The smartphone landscape is cutthroat, highly competitive and unwelcoming to newcomers.

Given this reality and the state of Windows phone, it's fair to wonder how upstart Windows phone company WhartonBrooks is faring in its quest to be the only phone company dedicated to making only Windows phones?

I've done some digging and have been in contact with self-proclaimed "world's biggest Windows phone fan" WhartonBrooks CEO Greg Murphy. What follows are updates to the WhartonBrooks journey.

Building a team

As a self-proclaimed dreamer, Murphy knew he needed to partner with people with varying skill sets to help him make his dream a reality.

Derrick Egerman was the first person tapped. Egerman agrees that he too is a dreamer, but as Chief Strategy and Planning Officer he brings a breadth of ideas, a vast network and an affinity for networking that are essential for a company seeking growth.

Murphy needed people with different skills on his team.

Percy Price was next on board (not pictured above). As Chief Development Business Officer he brought both an ability to build connections, as well as a pragmatic way of thinking to the table. His grounded and very inquisitive nature offered balance to the two dreamers that founded the company. He has helped bring needed partners and people into the mix.

Derrick Ballard was fourth to join the leadership team. As Chief Technology and Innovation Officer he brings a forward-looking and big picture perspective to how Cerulean phones can connect to larger economies and global infrastructure. Murphy shared that Ballard's contributions will help give WhartonBrooks a huge footprint.

This four-member core leadership team is responsible for driving the company's strategy. This plan includes expanding the business's staff into different areas that will help bring the vision to fruition.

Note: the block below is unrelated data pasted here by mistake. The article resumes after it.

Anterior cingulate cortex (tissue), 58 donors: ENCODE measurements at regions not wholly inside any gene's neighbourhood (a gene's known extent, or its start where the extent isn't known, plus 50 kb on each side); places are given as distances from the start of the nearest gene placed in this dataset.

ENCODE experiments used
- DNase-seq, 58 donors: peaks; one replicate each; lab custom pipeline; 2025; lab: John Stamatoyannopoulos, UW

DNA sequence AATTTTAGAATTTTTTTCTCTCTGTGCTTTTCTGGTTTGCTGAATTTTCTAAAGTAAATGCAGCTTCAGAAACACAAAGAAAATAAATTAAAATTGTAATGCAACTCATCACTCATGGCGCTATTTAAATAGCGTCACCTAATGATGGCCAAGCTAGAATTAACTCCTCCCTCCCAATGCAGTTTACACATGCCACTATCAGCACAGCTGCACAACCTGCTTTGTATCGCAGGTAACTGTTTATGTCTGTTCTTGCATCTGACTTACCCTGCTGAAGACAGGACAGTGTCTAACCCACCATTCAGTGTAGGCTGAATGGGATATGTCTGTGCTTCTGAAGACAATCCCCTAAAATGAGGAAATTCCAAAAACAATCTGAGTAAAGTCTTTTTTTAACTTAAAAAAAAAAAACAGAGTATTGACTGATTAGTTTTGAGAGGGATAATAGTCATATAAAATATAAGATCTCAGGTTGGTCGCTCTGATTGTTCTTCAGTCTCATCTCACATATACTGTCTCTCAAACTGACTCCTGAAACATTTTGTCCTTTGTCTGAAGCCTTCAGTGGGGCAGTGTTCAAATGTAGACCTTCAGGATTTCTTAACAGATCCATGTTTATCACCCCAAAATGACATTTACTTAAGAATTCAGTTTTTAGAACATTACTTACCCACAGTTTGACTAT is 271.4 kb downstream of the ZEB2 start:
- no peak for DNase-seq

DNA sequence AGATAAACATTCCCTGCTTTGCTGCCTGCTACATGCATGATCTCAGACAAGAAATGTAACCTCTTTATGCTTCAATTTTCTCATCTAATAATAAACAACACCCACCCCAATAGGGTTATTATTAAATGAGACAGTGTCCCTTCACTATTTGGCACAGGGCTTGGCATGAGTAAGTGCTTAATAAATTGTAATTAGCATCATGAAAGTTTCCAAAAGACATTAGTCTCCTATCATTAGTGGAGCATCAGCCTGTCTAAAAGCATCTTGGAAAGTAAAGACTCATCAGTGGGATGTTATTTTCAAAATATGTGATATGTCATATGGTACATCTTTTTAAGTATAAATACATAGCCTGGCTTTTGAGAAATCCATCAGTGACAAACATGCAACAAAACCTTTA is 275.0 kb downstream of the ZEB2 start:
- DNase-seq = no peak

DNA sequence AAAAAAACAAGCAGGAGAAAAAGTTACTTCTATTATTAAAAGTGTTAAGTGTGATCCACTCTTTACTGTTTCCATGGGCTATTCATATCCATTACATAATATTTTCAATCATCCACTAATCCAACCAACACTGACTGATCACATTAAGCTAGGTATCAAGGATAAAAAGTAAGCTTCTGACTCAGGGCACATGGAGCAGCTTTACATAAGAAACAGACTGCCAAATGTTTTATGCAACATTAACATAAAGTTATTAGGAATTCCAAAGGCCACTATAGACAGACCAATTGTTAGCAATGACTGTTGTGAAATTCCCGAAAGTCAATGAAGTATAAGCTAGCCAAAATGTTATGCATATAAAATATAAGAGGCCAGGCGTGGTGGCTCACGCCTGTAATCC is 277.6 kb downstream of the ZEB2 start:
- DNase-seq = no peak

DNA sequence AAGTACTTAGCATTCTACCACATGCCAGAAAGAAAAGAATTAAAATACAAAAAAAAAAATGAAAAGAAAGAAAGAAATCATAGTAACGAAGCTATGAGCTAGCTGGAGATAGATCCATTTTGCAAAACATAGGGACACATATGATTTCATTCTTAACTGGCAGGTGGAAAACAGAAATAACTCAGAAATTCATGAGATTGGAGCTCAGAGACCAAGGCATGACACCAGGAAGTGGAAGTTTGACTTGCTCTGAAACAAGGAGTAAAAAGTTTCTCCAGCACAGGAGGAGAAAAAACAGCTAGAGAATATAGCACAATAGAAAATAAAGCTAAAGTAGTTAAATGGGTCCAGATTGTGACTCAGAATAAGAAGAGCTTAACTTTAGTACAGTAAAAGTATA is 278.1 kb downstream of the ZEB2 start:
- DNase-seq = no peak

Team players

One of the critical areas of team growth will be in the form of customer support, or Mobile Mentors, in time for the phone's launch. Mobile Mentors will help customers take advantage of Windows phone's unique features. Murphy acknowledges that Live Tiles, a connected experience (and now Continuum) are features other platforms don't have and were lost on some people. Education for Windows enthusiasts and those who wanted to try the platform is something that was missing.

Mobile Mentors will help educate consumers about Windows phones' unique features.

Additionally, a team will eventually be formed to develop ideas around product development life cycles. This team will help ensure that the software takes advantage of the hardware to breathe life into areas of the platform that have not yet gotten attention.

Furthermore, the company has two divisions. Cerulean Mobile focuses on consumers whereas WhartonBrooks focuses on medium to small businesses. In relation to its business-focused component, Murphy shared that in time they'll be hiring people for business sales force positions. Murphy expressed a local construction company has already shown interest in a single device that project managers can carry while mobile and dock while at a desk.

Thinking outside the box

OEMs have found differentiation difficult on Windows phones closed platform. What will make Cerulean phones different from any other Windows phone? As the old saying goes it's not what you know it's who you know.